The Return of MIFF
Chub will make its world premiere at MIFF.
Remember turning 31 years old? If you're old enough, maybe you partied hard enough that you don't recall. If you're too young, it's surely not a number you're very concerned about achieving. For the Miami International Film Festival, the 31st anniversary is shaping up to be a year to remember.
With nearly 100 films from almost 40 counties on the lineup, this edition of MIFF will be a fiesta for the ages. "You've got to be the best of the best to get invited to MIFF," says the fest's executive director, Jaie Laplante.
This year's cream of the crop includes seven feature films and 17 short films making world premieres, 12 films making North American premieres, and six films screening for the first time in the United States. Expect the usual, high-profile world screenings at downtown Miami's Gusman Center for the CINEDWNTWN series, and look out for the small but no less potent films from around the world featuring powerful performances by talents you might not have heard of.
Plenty of big names appear in MIFF's selections this year, including Tilda Swinton and Tom Huddleston in director Jim Jarmusch's Only Lovers Left Alive, Joaquin Phoenix in The Immigrant, and Andy Garcia in Rob the Mob.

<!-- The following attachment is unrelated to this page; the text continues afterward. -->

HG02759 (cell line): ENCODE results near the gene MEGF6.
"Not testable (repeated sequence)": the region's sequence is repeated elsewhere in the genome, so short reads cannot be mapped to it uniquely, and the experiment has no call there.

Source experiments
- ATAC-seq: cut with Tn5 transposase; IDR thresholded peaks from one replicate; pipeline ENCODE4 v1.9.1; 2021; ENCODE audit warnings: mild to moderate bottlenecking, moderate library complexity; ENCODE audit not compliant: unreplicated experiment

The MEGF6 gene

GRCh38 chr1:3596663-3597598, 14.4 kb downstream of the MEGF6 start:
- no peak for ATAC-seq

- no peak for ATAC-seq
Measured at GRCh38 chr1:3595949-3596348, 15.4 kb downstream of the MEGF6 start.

"But I would encourage people not to miss the chance to see films that have some truly stunning performances in them," Laplante says. "Nora Navas in We All Want What's Best for Her, for instance, or Carina Lau in Bends, and Paulina Garcia returning after her recent triumph in Gloria with her new film at the festival, Illiterate."
With opening night around the corner, advance ticket sales have been "terrific," Laplante notes. "Papi Shorts Competition Program 1," for instance, sold out so quickly it had to be moved to a larger theater. "The inclusion of the world premiere of Chub [by Miami-based director Samuel Albis] has people very excited about that program."
Laplante hopes people embrace the true benefit of such a sprawling festival of cinema: the chance to be spontaneous. "This year's festival is full of the unexpected," he says. "Do something different. Try to see at least one film from every section in the festival."
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